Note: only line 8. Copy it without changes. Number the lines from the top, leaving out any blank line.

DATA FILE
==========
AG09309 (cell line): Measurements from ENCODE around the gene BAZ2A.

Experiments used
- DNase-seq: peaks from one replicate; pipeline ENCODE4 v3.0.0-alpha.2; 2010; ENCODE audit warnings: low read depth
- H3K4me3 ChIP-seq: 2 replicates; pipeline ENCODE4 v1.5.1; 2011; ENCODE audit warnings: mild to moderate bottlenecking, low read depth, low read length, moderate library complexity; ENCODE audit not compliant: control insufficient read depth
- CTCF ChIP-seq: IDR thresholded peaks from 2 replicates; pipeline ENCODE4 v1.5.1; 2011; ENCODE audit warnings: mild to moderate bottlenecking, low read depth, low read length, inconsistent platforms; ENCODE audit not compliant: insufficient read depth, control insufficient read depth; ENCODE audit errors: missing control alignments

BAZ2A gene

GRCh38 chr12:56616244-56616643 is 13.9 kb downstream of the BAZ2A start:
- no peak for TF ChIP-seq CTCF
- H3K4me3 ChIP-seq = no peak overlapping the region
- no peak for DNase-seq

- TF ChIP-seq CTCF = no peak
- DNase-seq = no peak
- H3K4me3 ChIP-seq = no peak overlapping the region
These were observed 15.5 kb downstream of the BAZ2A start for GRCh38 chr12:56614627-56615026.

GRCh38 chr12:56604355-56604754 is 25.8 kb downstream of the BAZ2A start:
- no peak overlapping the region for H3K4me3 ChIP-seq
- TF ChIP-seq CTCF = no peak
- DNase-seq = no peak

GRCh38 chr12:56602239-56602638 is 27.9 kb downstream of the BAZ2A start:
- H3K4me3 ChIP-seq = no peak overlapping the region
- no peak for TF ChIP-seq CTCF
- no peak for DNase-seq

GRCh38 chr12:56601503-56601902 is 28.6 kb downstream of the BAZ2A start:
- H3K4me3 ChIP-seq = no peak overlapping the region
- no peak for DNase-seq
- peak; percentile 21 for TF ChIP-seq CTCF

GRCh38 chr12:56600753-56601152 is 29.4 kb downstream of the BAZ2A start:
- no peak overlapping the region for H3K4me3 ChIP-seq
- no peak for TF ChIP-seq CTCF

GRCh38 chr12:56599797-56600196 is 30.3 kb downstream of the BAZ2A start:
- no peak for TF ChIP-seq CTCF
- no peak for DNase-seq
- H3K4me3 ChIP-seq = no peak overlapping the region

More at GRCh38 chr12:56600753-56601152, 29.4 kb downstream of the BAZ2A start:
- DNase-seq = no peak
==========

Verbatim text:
- no peak for TF ChIP-seq CTCF